80. In on a Visitor’s Pass

“We can’t hide out here forever,” Doris said.

A bare bulb lit the basement’s limestone walls. “We won’t.”

I slid the cover off the hole in the floor.

“What?” Doris said.

“Follow me.”

“Where does it go?”

She peered down. There wasn’t much to see. The first few ladder rungs. The rough edge of dirt around the opening. Then, darkness.

“Charles?”

“The underworld.”

“You couldn’t drag me. Not again.”

“It won’t be like last time.”

“How will it be different?”

“The dead haven’t kidnapped you. They’re not holding you for ransom. We’re deciding.”

“It’s a decision. But it’s crazy.”

“We’ll make a deal before we go in. A visitor’s pass. We’re in, we’re out.”

“A deal with the dead? They’ll double cross us for laughs.”

“We’ll work it out with Duke.”

“Duke.”

“We got to trust somebody. It’s him or those reporters. You expect the milk of human kindness from them?”

“You go first,” she said after a long pause. “I hate heights.”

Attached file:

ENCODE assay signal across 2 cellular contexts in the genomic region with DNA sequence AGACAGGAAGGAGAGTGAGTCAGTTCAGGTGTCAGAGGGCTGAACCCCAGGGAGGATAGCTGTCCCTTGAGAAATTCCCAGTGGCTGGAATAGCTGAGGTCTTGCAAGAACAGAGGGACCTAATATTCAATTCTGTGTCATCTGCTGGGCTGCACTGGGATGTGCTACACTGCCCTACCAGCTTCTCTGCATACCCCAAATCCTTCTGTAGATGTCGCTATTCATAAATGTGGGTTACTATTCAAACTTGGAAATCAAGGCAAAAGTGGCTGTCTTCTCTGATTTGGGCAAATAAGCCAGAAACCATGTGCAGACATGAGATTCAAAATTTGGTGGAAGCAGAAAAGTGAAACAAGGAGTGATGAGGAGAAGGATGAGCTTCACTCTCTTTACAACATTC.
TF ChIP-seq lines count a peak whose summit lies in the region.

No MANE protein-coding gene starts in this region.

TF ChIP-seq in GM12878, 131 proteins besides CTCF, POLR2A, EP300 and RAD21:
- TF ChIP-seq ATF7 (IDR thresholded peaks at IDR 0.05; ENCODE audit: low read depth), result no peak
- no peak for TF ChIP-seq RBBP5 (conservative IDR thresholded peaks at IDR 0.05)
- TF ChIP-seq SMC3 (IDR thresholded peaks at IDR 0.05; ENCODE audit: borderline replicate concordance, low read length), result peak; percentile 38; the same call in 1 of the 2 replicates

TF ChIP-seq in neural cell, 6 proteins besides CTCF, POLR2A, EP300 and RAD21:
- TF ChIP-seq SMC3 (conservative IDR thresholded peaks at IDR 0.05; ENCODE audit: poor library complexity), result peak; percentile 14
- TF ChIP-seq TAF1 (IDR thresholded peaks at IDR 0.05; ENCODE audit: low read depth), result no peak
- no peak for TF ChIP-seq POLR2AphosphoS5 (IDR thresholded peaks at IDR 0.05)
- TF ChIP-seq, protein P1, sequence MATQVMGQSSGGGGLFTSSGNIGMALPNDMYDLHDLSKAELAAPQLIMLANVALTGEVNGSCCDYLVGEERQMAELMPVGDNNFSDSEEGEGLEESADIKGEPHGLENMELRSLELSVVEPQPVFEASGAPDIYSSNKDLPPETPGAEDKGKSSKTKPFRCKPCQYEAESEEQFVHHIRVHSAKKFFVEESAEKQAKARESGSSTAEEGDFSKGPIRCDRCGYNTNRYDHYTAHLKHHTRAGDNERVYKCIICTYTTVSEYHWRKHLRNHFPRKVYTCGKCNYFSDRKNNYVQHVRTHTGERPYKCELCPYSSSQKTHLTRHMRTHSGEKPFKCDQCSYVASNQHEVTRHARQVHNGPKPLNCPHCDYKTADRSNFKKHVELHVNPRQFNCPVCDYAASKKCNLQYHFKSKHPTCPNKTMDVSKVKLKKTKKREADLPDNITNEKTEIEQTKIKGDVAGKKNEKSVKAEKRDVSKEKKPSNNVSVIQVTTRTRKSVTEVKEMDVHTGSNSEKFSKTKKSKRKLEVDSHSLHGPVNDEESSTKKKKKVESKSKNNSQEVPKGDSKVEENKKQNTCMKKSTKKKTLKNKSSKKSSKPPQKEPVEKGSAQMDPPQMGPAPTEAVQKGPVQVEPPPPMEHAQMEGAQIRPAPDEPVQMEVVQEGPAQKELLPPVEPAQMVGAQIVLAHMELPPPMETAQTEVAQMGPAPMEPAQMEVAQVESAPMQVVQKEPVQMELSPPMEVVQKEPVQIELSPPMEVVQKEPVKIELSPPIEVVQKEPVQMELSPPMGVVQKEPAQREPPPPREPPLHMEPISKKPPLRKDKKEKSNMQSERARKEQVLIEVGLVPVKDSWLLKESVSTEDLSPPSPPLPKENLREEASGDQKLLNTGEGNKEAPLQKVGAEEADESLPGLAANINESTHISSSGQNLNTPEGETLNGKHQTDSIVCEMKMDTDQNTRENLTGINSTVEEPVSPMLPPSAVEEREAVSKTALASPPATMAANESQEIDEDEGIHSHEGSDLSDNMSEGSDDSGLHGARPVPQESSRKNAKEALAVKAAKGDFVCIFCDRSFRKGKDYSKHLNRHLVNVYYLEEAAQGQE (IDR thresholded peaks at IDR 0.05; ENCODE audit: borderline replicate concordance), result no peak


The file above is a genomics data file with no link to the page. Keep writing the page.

“It’s more of a depth, baby,” I said.

I got on my hands and knees and eased my weight onto the ladder. It creaked, flexed. Clumps of dirt broke off and landed eventually with a plop. I descended.

Finally my foot hit dirt. The dim green light from Duke’s security lock pad glowed against the wall.

I held the ladder for Doris, listened to her slow progress. She stepped off the ladder and grabbed my arm.

“You know the code?” she said.

“I don’t think it matters.”

“If we’ve got an underworld portal standing wide open…”

“That’s not it,” I said.

The security pad beeped and blinked before I touched it. The door opened.

Brimsnod said, “Don’t worry. Duke’s waiting.”

“Don’t worry,” Doris repeated.

It didn’t matter how dark it was. I could imagine the look on her face.

Tomorrow: The usual underworld slog

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